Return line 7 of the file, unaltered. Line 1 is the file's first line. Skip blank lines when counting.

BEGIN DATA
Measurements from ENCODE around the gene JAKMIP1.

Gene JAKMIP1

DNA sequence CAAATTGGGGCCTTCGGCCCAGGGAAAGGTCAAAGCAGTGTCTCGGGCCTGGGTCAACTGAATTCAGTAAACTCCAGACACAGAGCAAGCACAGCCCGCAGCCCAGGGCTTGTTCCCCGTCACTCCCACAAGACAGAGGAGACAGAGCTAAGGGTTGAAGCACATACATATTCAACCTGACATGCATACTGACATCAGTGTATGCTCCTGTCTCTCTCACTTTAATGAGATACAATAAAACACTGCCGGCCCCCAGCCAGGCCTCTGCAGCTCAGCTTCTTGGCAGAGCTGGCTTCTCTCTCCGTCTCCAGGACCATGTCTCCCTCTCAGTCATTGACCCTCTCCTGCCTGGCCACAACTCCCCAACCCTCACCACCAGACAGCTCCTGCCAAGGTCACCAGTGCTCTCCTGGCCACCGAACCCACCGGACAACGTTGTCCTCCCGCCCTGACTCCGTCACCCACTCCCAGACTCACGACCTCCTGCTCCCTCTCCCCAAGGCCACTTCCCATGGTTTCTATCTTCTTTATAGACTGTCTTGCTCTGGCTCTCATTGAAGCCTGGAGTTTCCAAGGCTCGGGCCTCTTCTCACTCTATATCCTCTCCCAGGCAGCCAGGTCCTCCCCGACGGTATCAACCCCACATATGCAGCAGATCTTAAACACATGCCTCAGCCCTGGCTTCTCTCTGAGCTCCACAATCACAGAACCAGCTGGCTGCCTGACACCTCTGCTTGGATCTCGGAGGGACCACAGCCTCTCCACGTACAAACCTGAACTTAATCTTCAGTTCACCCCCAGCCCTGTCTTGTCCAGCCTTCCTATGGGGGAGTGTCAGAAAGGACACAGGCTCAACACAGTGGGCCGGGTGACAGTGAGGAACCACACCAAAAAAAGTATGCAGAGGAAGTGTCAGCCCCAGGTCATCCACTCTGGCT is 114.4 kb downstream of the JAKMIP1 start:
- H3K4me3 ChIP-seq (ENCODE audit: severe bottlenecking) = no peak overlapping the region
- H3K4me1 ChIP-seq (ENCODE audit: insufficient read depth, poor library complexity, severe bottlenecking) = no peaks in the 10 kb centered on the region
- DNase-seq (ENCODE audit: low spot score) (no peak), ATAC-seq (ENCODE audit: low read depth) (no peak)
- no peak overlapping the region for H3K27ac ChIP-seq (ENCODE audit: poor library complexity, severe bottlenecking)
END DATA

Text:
- no peak overlapping the region for H3K27ac ChIP-seq (ENCODE audit: poor library complexity, severe bottlenecking)